The 'Bite Fight' voted 1997's top sports story by foreign media
Dec. 17, 1997
LONDON (AP) _ Chomp.
The ``bite of the century'' between Mike Tyson and Evander Holyfield was voted the top sports story of 1997 in a worldwide survey by The Associated Press.
In balloting among 50 sports editors from AP subscribers in all areas of the globe except the United States, the bizarre Tyson-Holyfield heavyweight fight was a runaway winner with 328 points.
Points were awarded on a sliding scale of 10 for a first-place vote and one for a 10th-place vote.
The rise of teen-age tennis star Martina Hingis to No. 1 in the world came in second, followed by the selection of Athens as host of the 2004 Olympics and Tiger Woods' sensational Masters victory.
The Tyson-Holyfield fight received 19 first-place votes, 13 more than any other story (Woods was next with six).
Tyson was disqualified after biting both of Holyfield's ears during their June 28 WBA title bout in Las Vegas. The former champion took a piece out of Holyfield's right ear with the first bite. When the fight resumed after a few minutes to treat the damaged ear, Tyson bit Holyfield's other ear.
Tyson was later fined $3 million and stripped of his Nevada boxing license. He can apply for reinstatement next year.
It's the second time in three years that Tyson has featured in the AP's No. 1 sports story _ and fourth time in six years he's finished in the top two.
Tyson's release from jail and return to the ring after serving three years on a rape conviction was voted No. 1 in 1995. Holyfield's 11th round victory over Tyson in their first fight finished No. 2 in the 1996 poll, and Tyson's jailing on the rape charge was No. 2 in 1992.
While Tyson has been a regular fixture in the poll in the 1990s, Hingis appears for the first time.
With Steffi Graf out for most of the year with a knee injury, the ``Swiss Miss'' took over as No. 1 at the age of 16 and won three of the four Grand Slams _ the Australian Open, Wimbledon and the U.S. Open.
Hingis' ascent gained 246 points, only two points ahead of the third-place story: the awarding of the 2004 Summer Olympics to Athens.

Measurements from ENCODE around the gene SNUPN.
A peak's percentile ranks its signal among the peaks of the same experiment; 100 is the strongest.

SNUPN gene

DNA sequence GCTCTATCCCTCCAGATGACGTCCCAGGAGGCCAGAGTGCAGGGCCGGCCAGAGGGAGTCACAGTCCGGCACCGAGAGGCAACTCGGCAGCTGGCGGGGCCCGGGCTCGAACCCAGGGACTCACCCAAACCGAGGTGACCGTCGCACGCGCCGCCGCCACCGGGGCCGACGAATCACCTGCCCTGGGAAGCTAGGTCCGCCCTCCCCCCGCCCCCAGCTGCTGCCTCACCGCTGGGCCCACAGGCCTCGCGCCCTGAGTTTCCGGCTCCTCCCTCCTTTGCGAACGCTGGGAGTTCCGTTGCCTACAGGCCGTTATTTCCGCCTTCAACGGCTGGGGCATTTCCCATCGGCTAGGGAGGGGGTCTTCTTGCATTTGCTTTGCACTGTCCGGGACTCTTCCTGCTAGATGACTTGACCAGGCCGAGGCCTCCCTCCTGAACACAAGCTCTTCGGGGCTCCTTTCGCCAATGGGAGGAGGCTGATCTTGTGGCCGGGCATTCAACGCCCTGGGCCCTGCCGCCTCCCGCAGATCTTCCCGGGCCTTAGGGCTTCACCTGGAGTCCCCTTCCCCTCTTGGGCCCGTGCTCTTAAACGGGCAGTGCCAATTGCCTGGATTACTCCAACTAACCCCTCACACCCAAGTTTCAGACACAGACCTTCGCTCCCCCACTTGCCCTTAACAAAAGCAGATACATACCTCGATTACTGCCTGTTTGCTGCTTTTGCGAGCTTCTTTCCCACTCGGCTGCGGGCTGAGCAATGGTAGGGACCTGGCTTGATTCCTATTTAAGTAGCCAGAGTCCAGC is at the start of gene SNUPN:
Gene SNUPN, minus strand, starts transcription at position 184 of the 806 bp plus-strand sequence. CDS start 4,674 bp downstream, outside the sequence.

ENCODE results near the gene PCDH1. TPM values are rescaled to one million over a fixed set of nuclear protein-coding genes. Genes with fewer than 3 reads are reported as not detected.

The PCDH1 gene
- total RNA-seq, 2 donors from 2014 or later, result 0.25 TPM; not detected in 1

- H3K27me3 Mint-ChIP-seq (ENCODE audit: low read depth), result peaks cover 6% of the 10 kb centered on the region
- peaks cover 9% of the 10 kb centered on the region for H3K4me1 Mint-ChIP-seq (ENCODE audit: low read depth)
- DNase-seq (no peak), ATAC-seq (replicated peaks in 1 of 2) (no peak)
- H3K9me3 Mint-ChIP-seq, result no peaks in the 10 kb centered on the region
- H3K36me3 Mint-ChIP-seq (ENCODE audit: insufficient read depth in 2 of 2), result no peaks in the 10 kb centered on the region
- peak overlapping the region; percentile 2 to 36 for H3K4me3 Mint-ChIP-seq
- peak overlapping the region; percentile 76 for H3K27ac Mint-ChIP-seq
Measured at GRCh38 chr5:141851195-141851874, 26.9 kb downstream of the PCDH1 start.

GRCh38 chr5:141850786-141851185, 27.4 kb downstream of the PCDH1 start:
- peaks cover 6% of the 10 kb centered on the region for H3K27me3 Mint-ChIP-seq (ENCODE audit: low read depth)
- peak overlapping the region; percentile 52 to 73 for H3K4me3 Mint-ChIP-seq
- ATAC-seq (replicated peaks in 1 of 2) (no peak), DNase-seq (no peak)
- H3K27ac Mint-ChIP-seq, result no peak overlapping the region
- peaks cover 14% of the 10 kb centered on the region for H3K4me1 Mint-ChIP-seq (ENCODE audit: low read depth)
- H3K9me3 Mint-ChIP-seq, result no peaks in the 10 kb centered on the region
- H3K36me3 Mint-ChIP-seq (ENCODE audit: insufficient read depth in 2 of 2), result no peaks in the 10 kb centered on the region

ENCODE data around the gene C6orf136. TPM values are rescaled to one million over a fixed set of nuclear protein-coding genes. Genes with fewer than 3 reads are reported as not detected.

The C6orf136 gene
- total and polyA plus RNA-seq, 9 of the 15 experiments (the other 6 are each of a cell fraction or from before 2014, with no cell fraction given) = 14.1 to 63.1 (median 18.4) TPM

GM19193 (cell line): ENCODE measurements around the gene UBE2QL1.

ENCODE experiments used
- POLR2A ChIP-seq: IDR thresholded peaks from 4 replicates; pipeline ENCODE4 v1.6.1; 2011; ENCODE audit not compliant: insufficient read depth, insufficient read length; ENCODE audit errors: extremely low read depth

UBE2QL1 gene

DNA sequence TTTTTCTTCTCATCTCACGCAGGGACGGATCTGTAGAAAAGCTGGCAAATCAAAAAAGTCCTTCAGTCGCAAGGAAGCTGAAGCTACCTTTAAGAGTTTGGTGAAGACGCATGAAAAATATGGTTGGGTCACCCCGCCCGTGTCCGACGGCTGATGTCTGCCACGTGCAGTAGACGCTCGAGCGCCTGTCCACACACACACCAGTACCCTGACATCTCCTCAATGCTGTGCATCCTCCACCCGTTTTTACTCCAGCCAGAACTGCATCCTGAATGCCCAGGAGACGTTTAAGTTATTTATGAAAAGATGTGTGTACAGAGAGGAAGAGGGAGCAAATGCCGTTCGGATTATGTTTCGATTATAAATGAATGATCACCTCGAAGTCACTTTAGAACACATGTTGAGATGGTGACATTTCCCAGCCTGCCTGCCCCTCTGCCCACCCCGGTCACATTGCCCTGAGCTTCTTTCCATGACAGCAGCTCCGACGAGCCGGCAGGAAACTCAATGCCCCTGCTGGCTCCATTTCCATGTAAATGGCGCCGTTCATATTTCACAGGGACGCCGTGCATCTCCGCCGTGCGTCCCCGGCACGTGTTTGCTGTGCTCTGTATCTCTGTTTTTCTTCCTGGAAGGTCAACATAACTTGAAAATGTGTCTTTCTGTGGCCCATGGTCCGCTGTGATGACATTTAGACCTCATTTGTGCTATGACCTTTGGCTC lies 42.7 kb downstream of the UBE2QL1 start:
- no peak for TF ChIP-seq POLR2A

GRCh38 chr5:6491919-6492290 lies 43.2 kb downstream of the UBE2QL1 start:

The Greek capital overcame its bitter loss to Atlanta for the 1996 games by beating Mediterranean rival Rome and three other finalists in the Sept. 5 vote of the International Olympic Committee.
In fourth place with 219 points was Woods' record 12-stroke victory in the Masters, which made him the first non-white to win a major tournament and sparked ``Tigermania'' worldwide. Woods won four tour events and won more than $2 million in prize money in 1997.
The fifth-place story, with 188 points, was Jacques Villeneuve's championship season in Formula One. The Canadian driver clinched his first F1 title in the season-ending race despite being rammed by rival Michael Schumacher, who escaped without a ban or fine.
Jan Ullrich's dominating victory in the Tour de France, the first by a German rider, came in sixth with 137 points.
The exploits of Denmark's Kenyan-born runner Wilson Kipketer, who broke Sebastian Coe's 16-year-old world record in the 800 meters and went undefeated in 1997, was seventh with 134 points.
The top soccer story of the year was the $55 million transfer deal that took Brazilian superstar Ronaldo from FC Barcelona to Inter Milan, which finished eighth with 116 points.
Michael Jordan and the Chicago Bulls accounted for the ninth-place story (106 points) by winning the NBA title for the fifth time in seven years.
Qualifying for next year's World Cup in France _ with Italy barely scraping through and Jamaica, Japan and Iran making it for the first time _ was 10th with 105 points.
Other top vote-getters were: the retirements of Manchester United soccer star Eric Cantona (101 points), Carl Lewis (82) and Miguel Indurain (65); Sergei Bubka's sixth straight world pole vault title (100); and Pete Sampras' dominance of men's tennis (81).